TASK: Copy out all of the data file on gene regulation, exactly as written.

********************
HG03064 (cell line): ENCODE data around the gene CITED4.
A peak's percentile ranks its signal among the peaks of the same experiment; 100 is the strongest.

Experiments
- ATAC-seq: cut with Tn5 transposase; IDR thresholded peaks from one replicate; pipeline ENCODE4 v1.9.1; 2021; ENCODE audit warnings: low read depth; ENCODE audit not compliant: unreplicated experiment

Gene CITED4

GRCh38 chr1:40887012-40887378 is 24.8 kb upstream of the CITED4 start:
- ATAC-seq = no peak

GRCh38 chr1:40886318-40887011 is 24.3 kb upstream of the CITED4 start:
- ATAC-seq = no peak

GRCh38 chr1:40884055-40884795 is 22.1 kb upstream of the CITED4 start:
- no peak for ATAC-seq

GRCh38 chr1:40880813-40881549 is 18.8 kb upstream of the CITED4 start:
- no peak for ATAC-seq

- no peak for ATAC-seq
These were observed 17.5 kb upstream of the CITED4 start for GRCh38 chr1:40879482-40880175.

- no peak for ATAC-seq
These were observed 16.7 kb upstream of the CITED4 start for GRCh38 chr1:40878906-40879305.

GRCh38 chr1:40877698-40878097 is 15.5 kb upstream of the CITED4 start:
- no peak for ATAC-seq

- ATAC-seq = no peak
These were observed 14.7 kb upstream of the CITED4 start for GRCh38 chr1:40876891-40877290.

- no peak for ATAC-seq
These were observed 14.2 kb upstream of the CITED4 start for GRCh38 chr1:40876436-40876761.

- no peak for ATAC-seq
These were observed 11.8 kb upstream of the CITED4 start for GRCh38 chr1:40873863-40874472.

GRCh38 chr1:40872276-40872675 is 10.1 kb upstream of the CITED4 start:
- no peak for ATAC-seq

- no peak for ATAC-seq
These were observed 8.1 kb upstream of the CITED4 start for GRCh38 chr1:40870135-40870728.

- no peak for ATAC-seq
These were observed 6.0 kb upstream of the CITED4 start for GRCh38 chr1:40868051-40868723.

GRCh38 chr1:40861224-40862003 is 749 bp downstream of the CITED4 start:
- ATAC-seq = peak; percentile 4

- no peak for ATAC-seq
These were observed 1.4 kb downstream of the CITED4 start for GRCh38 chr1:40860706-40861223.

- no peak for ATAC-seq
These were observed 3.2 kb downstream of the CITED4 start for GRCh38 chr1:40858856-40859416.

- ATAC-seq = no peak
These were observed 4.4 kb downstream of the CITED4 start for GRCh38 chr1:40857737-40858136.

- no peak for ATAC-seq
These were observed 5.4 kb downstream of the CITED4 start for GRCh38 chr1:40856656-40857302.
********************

HG03064 (cell line): ENCODE data around the gene CITED4.
A peak's percentile ranks its signal among the peaks of the same experiment; 100 is the strongest.

Experiments
- ATAC-seq: cut with Tn5 transposase; IDR thresholded peaks from one replicate; pipeline ENCODE4 v1.9.1; 2021; ENCODE audit warnings: low read depth; ENCODE audit not compliant: unreplicated experiment

Gene CITED4

GRCh38 chr1:40887012-40887378 is 24.8 kb upstream of the CITED4 start:
- ATAC-seq = no peak

GRCh38 chr1:40886318-40887011 is 24.3 kb upstream of the CITED4 start:
- ATAC-seq = no peak

GRCh38 chr1:40884055-40884795 is 22.1 kb upstream of the CITED4 start:
- no peak for ATAC-seq

GRCh38 chr1:40880813-40881549 is 18.8 kb upstream of the CITED4 start:
- no peak for ATAC-seq

- no peak for ATAC-seq
These were observed 17.5 kb upstream of the CITED4 start for GRCh38 chr1:40879482-40880175.

- no peak for ATAC-seq
These were observed 16.7 kb upstream of the CITED4 start for GRCh38 chr1:40878906-40879305.

GRCh38 chr1:40877698-40878097 is 15.5 kb upstream of the CITED4 start:
- no peak for ATAC-seq

- ATAC-seq = no peak
These were observed 14.7 kb upstream of the CITED4 start for GRCh38 chr1:40876891-40877290.

- no peak for ATAC-seq
These were observed 14.2 kb upstream of the CITED4 start for GRCh38 chr1:40876436-40876761.

- no peak for ATAC-seq
These were observed 11.8 kb upstream of the CITED4 start for GRCh38 chr1:40873863-40874472.

GRCh38 chr1:40872276-40872675 is 10.1 kb upstream of the CITED4 start:
- no peak for ATAC-seq

- no peak for ATAC-seq
These were observed 8.1 kb upstream of the CITED4 start for GRCh38 chr1:40870135-40870728.

- no peak for ATAC-seq
These were observed 6.0 kb upstream of the CITED4 start for GRCh38 chr1:40868051-40868723.

GRCh38 chr1:40861224-40862003 is 749 bp downstream of the CITED4 start:
- ATAC-seq = peak; percentile 4

- no peak for ATAC-seq
These were observed 1.4 kb downstream of the CITED4 start for GRCh38 chr1:40860706-40861223.

- no peak for ATAC-seq
These were observed 3.2 kb downstream of the CITED4 start for GRCh38 chr1:40858856-40859416.

- ATAC-seq = no peak
These were observed 4.4 kb downstream of the CITED4 start for GRCh38 chr1:40857737-40858136.

- no peak for ATAC-seq
These were observed 5.4 kb downstream of the CITED4 start for GRCh38 chr1:40856656-40857302.